Perspective

US EDs use low-value imaging more often than Canadian EDs

Photo of Eyal Cohen
Eyal Cohen

Recent findings demonstrated that pediatric EDs in the United States use more imaging for conditions that do not routinely require them for diagnosis, including constipation and abdominal pain, compared with pediatric EDs in Ontario, Canada.

“The problem with low-value diagnostic imaging is that it is costly and can impact the quality of care delivery,” study researcher Eyal Cohen, MD, MSc, a staff physician at The Hospital for Sick Children, told Infectious Diseases in Children. “Many diagnostic tests involve exposure to ionizing radiation, and many children need sedation to perform some tests, such as MRI. Diagnostic imaging interpretation is also not perfect and can lead clinicians down pathways to unnecessary treatment.”

Cohen and colleagues compared rates of overall and low-value use of diagnostic imaging in pediatric EDs in Canada and in the U.S. between 2006 and 2016. They used administrative health databases from four Ontario-based pediatric EDs and 26 pediatric EDs in the U.S.

The researchers included visits for conditions for which imaging is not routinely recommended, including asthma, bronchiolitis, abdominal pain, constipation, concussion, febrile convulsion, seizure and headache.

During the study period, 1,782,752 visits were reported in Ontario, and 21,807,332 visits were reported in the U.S.

Overall, American EDs used imaging more often than Canadian EDs, such as head CT (3.5% vs. 1.3%; P < .001), abdomen CT (1% vs. 0.3%; P < .001), chest X-rays (15.6% vs. 11.7%; P < .001) and abdominal X-rays (16.5% vs. 4.3%; P < .001).

When the researchers examined the reasons for imaging use, they found that U.S. EDs used low-value diagnostic imaging more often than Canadian EDs for several indications, including abdominal X-rays for constipation (absolute difference = 23.7%; 95% CI, 23.2%-24.3%) and abdominal pain (absolute difference = 20.6%; 95% CI, 20.3%-21%), and head CT scans for concussions (absolute difference = 22.9%; 95% CI, 22.3%-23.4%).

Cohen and colleagues wrote that although overall use of abdominal CT scans for constipation and abdominal pain were low, EDs in the U.S. used this type of imaging 10 times more often than Canadian EDs 1.2% vs. 0.1% and 7% vs. 0.8%, respectively.

According to the researchers, a lower rate of imaging use in Canada did not mean that adverse outcomes increased following discharge. They suggested that differences between U.S.- and Canadian-based EDs in terms of imaging use may be due to financial restrictions.

“Canadian physicians practice within a broader system of strict global budgets for hospitals and regional health authorities,” they said.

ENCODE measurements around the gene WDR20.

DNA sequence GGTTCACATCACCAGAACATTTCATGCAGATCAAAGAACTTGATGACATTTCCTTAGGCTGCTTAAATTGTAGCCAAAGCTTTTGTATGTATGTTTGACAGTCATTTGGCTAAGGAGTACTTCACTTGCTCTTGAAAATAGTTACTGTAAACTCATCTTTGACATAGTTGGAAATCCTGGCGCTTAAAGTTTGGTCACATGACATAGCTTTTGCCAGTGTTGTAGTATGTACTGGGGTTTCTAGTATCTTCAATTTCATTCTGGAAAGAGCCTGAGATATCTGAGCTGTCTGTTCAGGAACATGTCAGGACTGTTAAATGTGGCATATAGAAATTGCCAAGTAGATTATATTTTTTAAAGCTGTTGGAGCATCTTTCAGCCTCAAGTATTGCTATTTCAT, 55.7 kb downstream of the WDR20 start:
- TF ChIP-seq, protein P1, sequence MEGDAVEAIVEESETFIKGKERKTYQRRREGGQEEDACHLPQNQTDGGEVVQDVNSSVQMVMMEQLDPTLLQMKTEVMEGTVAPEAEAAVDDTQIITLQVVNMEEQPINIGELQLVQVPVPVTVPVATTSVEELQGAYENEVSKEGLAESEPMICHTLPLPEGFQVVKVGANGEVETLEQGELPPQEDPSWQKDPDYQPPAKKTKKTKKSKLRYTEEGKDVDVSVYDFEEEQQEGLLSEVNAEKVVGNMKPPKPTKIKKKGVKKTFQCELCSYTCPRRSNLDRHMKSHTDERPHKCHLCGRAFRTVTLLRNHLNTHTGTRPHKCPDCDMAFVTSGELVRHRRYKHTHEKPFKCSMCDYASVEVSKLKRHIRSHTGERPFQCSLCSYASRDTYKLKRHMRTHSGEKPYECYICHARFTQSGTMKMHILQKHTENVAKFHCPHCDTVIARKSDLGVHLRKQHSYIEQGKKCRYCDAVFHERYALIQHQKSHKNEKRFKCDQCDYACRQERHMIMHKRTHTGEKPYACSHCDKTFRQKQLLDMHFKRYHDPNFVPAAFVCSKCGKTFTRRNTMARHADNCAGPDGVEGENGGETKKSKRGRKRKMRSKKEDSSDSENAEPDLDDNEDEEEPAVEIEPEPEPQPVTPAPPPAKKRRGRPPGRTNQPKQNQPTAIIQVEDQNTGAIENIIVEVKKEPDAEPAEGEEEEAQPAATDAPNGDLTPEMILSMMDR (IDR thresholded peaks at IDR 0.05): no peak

Differences in physician training or national guidelines, a “heightened perception of medicolegal risk,” patient and parent expectations, differing patient populations and rates of uninsurance and underinsurance may also explain the variances in low-value imaging use, they added.

“There have been a number of campaigns to try and reduce unnecessary imaging like Choosing Wisely, Image Wisely and Image Gently,” Cohen said. “Probably the best known is the Choosing Wisely campaign, which has focused on a variety of overuse in medicine, including diagnostic imaging. Choosing Wisely is partnering with professional associations in the U.S., Canada and many other countries to advance a dialogue among clinicians and their patients to reduce the use of unnecessary tests.”– by Katherine Bortz

Disclosures: Cohen reports no relevant financial disclosures. Please see the study for all other authors’ relevant financial disclosures.

Photo of Eyal Cohen
Eyal Cohen

Recent findings demonstrated that pediatric EDs in the United States use more imaging for conditions that do not routinely require them for diagnosis, including constipation and abdominal pain, compared with pediatric EDs in Ontario, Canada.

“The problem with low-value diagnostic imaging is that it is costly and can impact the quality of care delivery,” study researcher Eyal Cohen, MD, MSc, a staff physician at The Hospital for Sick Children, told Infectious Diseases in Children. “Many diagnostic tests involve exposure to ionizing radiation, and many children need sedation to perform some tests, such as MRI. Diagnostic imaging interpretation is also not perfect and can lead clinicians down pathways to unnecessary treatment.”

Cohen and colleagues compared rates of overall and low-value use of diagnostic imaging in pediatric EDs in Canada and in the U.S. between 2006 and 2016. They used administrative health databases from four Ontario-based pediatric EDs and 26 pediatric EDs in the U.S.